Texas Gov. Greg Abbott Targets Trans Kids with “Hateful” Sports Ban

The ban is just the latest attack on trans youth in the Lone Star State. 

Texans protest the S.B. 6 “bathroom bill” outside a Senate committee hearing in 2017 at the Texas Capitol. (Wikimedia Commons)

On Monday, Texas Governor Greg Abbott signed Texas House Bill 25 into law, barring trans youth participating on sports teams from playing on the team that matches their gender. The bill is set to go into effect in January of 2022.

Opponents say the legislation addresses a nonexistent problem. “There is not one case—not one case—of a trans girl taking a competitive spot from a female student in Texas,” said state Rep. Ann Johnson (D).

With the bill’s passage, LGBTQ+ advocates in the state are increasingly worried about the safety of trans youth. Ricardo Martinez, CEO of Texas LGBTQ+ advocacy organization Equality Texas, told Ms. the bill places a target on the backs of trans youth and adults, as well as erasing intersex people. 

“Despite the powerful advocacy and testimony of trans kids and adults, families and advocates, and the many emails and calls our community placed to the governor’s office to veto this harmful piece of legislation, it is now law,” said Martinez, referring to testimony provided by trans youth in front of the Texas legislature during the bill’s hearings. “We are devastated at the passage of this bill.”

Prior to its signing, the bill attracted criticism from offices as high up as the White House: Earlier this month, White House spokesperson Ike Hajinazarian called the bill “hateful,” and said President Biden believes trans youth are “some of the bravest Americans.” “These anti-transgender bills are nothing more than bullying disguised as legislation and undermine our nation’s core values,” Hajinazarian told the Dallas Morning News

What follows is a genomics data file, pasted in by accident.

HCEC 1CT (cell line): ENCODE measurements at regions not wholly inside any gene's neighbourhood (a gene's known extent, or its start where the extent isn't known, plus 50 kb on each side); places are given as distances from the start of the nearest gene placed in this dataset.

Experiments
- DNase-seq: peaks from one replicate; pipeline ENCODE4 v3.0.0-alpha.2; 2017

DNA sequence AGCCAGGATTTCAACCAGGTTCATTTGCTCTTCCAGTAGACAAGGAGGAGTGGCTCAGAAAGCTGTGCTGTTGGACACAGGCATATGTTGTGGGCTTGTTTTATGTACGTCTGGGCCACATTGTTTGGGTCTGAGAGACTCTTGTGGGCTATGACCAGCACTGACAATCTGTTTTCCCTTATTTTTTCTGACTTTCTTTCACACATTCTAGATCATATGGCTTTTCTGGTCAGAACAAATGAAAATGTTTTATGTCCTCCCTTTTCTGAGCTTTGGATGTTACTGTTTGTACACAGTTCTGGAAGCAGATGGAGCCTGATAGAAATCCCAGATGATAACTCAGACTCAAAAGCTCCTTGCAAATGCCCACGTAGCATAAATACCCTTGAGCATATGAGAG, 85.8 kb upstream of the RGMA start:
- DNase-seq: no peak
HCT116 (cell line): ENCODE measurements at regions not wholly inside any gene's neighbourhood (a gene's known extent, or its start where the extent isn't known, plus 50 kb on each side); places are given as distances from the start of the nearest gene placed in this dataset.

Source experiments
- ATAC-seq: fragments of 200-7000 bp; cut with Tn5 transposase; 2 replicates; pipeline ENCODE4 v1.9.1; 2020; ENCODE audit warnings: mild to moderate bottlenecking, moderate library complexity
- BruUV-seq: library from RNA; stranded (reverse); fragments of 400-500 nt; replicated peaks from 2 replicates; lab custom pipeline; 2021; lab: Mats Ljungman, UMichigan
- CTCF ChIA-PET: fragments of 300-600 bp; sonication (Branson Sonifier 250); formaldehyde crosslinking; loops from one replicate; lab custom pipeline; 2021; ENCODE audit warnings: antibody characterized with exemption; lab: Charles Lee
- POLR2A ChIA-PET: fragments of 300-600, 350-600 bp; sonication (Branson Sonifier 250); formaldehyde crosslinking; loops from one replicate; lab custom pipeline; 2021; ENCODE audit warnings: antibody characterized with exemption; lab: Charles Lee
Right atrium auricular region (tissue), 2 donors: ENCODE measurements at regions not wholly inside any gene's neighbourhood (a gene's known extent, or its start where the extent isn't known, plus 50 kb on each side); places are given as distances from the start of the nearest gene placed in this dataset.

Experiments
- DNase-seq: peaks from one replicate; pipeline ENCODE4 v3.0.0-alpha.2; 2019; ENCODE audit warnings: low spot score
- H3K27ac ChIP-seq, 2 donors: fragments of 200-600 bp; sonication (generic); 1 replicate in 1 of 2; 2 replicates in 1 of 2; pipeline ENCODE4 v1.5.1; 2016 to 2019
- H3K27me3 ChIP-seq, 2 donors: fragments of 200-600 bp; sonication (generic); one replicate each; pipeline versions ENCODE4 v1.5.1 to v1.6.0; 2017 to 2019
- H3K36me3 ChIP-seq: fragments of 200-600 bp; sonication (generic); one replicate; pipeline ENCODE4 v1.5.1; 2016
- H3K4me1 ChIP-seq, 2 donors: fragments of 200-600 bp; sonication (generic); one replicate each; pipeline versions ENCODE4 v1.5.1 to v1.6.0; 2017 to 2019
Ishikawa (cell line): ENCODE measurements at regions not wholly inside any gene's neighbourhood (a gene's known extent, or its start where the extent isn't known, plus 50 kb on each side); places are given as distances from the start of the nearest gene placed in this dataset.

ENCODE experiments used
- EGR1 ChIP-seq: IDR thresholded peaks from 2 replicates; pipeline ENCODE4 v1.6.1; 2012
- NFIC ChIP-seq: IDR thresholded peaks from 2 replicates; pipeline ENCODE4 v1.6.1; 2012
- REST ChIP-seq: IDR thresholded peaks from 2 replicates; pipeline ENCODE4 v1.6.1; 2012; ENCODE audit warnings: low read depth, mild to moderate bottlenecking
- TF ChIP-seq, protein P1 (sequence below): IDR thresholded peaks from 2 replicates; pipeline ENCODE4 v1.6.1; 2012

The bill is just one of hundreds introduced in state legislatures across the country this year intended to restrict the rights of trans youth—many of them pieces of copycat legislation drafted by conservative think tanks, like the Alliance Defending Freedom (Justice Amy Coney Barrett is tied to this organization). Texas is the 10th state to sign an anti-sports bill into law, following Alabama, Arkansas, Florida, Idaho, Mississippi, Montana, South Dakota, Tennessee and West Virginia. 

In addition to targeting trans kids’ participation in sports, Republican-dominated legislatures have also set their sights on curtailing access to gender-affirming healthcare for trans youth. The GOP has had less success on this front, managing to pass just one so far in Arkansas, where it was blocked by a judge after a legal challenge from the American Civil Liberties Union (ACLU).

Notably, these bills are not popular across party lines: An April poll from PBS NewsHour/NPR/Marist found two-thirds of Americans—67 percent, including 66 percent of Republicans—opposed the legislation. 

A ‘Protect Trans Kids’ demonstration in front of the White House in February 2017 to protest the non-science based policy of segregating LGBTQ children in public schools based on the schools’ determination of their gender identity. (Ted Eytan / Flickr)